European scientists have identified 31 existing broad-spectrum antiviral agents (BSAAs) that they say may represent candidates for repurposing against the infection13,14. BSAAs are small molecules that may inhibit different types of human viruses that exploit similar metabolic pathways and host factors so they can replicate inside cells. The advantage of repurposing a drug is that it we already know how to synthesize and purify it in large quantities. Moreover, such drugs have been shown to be safe during clinical trials. It is also possible that combining two or more such drugs could be very useful against viruses13,14.

In fact, the anti-viral drug Favilavir has been approved by the National Medical Products Administration of China to treat COVID-19, caused by SARS-CoV-2 infections16. Formerly known as Fapilavir, Favilavir was developed by Zhejiang Hisun Pharmaceutical. It was shown to be effective, with only minor side effects in an ongoing 70-patient clinical trial in Shenzhen, Guangdong province15.

A Promising New Vaccine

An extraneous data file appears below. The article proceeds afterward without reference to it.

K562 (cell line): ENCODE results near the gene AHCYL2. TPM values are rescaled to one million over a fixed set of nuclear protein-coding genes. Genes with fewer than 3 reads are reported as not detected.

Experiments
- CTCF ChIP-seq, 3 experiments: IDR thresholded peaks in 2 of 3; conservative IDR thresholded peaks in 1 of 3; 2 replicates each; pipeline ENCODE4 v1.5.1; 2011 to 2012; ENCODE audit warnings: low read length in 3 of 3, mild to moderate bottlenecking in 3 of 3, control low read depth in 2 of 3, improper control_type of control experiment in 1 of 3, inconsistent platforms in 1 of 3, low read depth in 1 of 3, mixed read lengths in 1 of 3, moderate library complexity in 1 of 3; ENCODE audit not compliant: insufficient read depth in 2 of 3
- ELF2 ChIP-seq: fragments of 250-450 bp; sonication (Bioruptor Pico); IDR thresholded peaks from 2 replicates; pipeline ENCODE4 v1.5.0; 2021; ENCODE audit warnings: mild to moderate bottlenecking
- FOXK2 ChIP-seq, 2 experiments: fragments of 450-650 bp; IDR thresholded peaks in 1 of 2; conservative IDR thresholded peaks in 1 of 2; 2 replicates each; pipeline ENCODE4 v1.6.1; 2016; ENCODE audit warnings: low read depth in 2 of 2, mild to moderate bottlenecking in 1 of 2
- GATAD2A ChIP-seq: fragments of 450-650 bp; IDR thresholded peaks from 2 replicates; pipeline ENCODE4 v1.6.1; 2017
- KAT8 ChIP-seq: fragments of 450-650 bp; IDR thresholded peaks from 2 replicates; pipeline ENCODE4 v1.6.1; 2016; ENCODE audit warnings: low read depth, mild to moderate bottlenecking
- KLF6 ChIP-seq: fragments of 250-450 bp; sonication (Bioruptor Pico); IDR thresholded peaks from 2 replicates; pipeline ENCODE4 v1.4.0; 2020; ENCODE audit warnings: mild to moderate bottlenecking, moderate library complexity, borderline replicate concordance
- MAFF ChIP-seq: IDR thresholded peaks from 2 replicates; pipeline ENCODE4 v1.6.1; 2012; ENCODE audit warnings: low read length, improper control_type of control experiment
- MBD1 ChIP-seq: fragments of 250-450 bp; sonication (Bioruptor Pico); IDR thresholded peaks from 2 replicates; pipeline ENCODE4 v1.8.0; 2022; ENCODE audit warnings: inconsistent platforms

At the same time, new vaccines are being developed. The company called Moderna announced that it had shipped the first batch to the NIH’s National Institute of Allergy and Infectious Diseases (NIAID) for use in a planned Phase I study in the USA15. The study, “Safety and Immunogenicity Study of 2019-nCov Vaccine (mRNA-1273) to Treat Novel Coronavirus” (NCT04283461), is being conducted in Seattle, Washington and can be found on ClinicalTrials.gov. The open-label clinical trial is testing different doses of mRNA-1273. It will assess the safety, reactogenicity and immunogenicity of mRNA-1273, while establishing a safe and effective dose. According to NIAID, 45 participants will be enrolled into one of three cohorts (groups) and will receive an intramuscular injection of mRNA-1273 on Days 1 and 29 in the deltoid muscle. The participants will be followed through 12 months after the second vaccination (Day 394). The primary objective is to evaluate the safety and reactogenicity of a 2-dose vaccination schedule of mRNA-1273, given 28 days apart, across three dosages in healthy adults16.